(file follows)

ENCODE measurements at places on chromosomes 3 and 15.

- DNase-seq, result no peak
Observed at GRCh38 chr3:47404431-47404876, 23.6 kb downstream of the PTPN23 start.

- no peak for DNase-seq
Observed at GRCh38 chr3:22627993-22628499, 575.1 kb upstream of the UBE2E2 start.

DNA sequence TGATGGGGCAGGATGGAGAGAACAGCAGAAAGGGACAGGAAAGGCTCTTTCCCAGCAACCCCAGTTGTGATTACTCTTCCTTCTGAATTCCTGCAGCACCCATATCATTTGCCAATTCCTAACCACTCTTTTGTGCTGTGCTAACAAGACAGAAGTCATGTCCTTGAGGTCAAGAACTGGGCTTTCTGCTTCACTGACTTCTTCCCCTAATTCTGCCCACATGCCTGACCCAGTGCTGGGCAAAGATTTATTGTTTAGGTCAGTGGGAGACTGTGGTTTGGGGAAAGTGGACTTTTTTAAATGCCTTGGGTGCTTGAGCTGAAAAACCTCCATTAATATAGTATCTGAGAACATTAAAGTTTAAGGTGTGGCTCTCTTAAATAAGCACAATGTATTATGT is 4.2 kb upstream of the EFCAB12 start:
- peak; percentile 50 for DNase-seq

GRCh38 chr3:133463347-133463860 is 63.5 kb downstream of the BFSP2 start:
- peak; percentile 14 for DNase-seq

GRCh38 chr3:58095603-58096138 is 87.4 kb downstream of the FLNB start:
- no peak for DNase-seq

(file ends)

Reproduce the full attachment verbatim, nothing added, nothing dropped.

ENCODE measurements at places on chromosomes 3 and 15.

- DNase-seq, result no peak
Observed at GRCh38 chr3:47404431-47404876, 23.6 kb downstream of the PTPN23 start.

- no peak for DNase-seq
Observed at GRCh38 chr3:22627993-22628499, 575.1 kb upstream of the UBE2E2 start.

DNA sequence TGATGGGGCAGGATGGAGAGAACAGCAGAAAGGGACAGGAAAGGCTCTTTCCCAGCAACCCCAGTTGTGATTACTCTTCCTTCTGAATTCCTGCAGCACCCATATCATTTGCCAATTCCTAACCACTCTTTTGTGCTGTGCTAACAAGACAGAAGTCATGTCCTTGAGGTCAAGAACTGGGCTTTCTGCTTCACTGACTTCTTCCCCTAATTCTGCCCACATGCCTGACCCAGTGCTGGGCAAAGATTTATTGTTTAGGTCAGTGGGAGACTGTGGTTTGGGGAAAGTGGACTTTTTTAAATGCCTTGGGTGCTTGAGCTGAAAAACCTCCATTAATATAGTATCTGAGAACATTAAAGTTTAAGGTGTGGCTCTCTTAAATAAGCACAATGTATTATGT is 4.2 kb upstream of the EFCAB12 start:
- peak; percentile 50 for DNase-seq

GRCh38 chr3:133463347-133463860 is 63.5 kb downstream of the BFSP2 start:
- peak; percentile 14 for DNase-seq

GRCh38 chr3:58095603-58096138 is 87.4 kb downstream of the FLNB start:
- no peak for DNase-seq